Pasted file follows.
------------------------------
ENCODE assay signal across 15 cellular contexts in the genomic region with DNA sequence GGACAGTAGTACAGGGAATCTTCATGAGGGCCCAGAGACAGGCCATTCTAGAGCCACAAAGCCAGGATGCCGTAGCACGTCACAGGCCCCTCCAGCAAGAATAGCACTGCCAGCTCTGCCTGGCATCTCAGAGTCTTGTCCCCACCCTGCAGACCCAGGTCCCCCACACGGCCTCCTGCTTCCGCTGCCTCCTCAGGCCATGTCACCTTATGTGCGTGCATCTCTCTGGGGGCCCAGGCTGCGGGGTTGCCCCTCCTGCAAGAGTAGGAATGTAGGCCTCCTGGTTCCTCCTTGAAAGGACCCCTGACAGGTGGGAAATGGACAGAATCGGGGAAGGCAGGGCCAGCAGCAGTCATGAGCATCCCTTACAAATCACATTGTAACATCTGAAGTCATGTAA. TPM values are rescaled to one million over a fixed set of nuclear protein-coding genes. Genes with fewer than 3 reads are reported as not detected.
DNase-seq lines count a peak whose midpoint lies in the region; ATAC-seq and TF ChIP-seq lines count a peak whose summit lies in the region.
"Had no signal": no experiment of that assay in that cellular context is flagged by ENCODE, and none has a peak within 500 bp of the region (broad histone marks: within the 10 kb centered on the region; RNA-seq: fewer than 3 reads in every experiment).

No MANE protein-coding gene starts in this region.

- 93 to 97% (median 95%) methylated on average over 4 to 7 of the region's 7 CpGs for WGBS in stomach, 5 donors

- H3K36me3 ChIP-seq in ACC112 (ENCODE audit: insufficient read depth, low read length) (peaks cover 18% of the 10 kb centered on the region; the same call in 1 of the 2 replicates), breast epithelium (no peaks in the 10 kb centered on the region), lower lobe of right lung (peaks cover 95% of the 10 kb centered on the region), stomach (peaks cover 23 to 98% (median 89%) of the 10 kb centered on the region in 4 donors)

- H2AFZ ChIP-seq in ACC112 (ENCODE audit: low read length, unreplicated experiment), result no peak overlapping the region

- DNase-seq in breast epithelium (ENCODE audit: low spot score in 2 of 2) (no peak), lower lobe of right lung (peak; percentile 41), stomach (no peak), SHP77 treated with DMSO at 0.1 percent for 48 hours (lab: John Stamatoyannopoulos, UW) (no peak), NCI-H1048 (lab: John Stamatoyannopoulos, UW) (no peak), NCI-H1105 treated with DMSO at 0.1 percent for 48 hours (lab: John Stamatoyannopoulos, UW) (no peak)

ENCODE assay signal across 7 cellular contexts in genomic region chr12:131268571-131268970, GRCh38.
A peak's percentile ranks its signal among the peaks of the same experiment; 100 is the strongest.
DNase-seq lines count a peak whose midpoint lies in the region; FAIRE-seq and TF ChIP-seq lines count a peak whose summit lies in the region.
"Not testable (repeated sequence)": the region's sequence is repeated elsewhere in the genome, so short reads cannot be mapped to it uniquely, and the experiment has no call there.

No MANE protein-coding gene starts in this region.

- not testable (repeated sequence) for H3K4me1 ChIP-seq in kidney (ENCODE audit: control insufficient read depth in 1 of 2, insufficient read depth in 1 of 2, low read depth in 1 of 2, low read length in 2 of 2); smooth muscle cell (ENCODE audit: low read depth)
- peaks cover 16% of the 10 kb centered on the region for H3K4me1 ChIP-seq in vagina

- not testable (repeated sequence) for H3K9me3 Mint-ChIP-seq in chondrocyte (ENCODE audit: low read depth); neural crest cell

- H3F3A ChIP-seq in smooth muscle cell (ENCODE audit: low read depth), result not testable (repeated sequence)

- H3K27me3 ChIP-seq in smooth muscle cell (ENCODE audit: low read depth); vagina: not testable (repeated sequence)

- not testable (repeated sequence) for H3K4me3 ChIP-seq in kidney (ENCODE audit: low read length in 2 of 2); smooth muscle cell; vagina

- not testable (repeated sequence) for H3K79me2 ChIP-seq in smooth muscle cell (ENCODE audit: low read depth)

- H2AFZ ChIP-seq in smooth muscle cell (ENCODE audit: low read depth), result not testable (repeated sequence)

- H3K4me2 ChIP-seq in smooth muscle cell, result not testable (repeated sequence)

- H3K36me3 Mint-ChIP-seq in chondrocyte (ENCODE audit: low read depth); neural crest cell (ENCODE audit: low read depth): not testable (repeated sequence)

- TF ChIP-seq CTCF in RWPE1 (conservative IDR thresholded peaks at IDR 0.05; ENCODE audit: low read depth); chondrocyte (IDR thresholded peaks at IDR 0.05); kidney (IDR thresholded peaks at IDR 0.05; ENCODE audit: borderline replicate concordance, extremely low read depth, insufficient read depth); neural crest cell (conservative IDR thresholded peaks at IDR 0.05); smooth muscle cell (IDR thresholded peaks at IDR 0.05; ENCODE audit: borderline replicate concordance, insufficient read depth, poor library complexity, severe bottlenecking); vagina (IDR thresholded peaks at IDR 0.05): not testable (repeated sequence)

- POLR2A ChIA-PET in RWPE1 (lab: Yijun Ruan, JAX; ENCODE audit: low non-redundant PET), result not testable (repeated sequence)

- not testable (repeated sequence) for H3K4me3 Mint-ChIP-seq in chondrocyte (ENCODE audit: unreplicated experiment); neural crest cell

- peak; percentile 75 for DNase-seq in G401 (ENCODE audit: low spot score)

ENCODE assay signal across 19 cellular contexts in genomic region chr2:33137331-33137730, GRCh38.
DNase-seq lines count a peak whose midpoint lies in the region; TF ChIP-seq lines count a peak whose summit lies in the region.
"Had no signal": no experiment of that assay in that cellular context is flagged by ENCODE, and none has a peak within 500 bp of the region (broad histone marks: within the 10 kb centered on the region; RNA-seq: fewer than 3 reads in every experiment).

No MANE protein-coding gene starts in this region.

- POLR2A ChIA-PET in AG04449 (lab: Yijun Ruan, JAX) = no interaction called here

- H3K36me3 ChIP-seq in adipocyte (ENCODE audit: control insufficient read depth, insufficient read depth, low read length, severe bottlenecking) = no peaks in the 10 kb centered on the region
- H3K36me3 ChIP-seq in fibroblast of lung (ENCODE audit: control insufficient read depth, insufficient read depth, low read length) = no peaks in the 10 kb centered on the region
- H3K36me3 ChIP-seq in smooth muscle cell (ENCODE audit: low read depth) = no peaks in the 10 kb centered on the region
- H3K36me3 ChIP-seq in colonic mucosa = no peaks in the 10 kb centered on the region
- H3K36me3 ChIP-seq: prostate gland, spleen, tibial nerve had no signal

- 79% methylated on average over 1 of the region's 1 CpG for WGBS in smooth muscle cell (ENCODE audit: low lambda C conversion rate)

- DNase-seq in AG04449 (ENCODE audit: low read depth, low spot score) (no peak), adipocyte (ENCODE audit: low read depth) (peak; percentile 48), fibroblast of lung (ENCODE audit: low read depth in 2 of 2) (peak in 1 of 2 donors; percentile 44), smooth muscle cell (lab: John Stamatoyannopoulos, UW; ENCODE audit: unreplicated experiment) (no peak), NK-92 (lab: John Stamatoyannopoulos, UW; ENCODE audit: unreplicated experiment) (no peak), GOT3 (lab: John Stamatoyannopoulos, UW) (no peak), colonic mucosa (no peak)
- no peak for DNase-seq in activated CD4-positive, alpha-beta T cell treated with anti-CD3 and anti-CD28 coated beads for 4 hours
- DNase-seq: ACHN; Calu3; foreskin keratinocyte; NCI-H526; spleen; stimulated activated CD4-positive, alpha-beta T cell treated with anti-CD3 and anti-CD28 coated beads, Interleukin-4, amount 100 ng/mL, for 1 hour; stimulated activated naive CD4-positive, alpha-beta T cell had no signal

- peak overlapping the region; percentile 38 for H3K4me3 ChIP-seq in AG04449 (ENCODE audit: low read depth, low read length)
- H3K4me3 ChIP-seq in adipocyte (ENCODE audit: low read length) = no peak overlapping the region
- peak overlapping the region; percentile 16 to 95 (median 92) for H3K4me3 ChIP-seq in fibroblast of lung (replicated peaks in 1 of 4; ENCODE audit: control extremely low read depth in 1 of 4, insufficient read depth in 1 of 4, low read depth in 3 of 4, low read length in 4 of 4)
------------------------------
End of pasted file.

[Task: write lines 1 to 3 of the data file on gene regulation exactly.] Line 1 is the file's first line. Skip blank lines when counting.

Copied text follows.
ENCODE assay signal across 15 cellular contexts in the genomic region with DNA sequence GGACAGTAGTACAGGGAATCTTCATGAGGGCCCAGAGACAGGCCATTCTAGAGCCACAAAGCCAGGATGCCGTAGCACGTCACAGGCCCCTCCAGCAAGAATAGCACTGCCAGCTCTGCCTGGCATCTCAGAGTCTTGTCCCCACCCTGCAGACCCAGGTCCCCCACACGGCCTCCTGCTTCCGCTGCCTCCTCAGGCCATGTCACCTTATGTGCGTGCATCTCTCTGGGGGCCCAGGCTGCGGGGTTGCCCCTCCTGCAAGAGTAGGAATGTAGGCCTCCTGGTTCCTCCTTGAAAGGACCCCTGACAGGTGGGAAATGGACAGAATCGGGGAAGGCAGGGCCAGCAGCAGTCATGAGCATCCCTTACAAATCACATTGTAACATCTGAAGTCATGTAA. TPM values are rescaled to one million over a fixed set of nuclear protein-coding genes. Genes with fewer than 3 reads are reported as not detected.
DNase-seq lines count a peak whose midpoint lies in the region; ATAC-seq and TF ChIP-seq lines count a peak whose summit lies in the region.
"Had no signal": no experiment of that assay in that cellular context is flagged by ENCODE, and none has a peak within 500 bp of the region (broad histone marks: within the 10 kb centered on the region; RNA-seq: fewer than 3 reads in every experiment).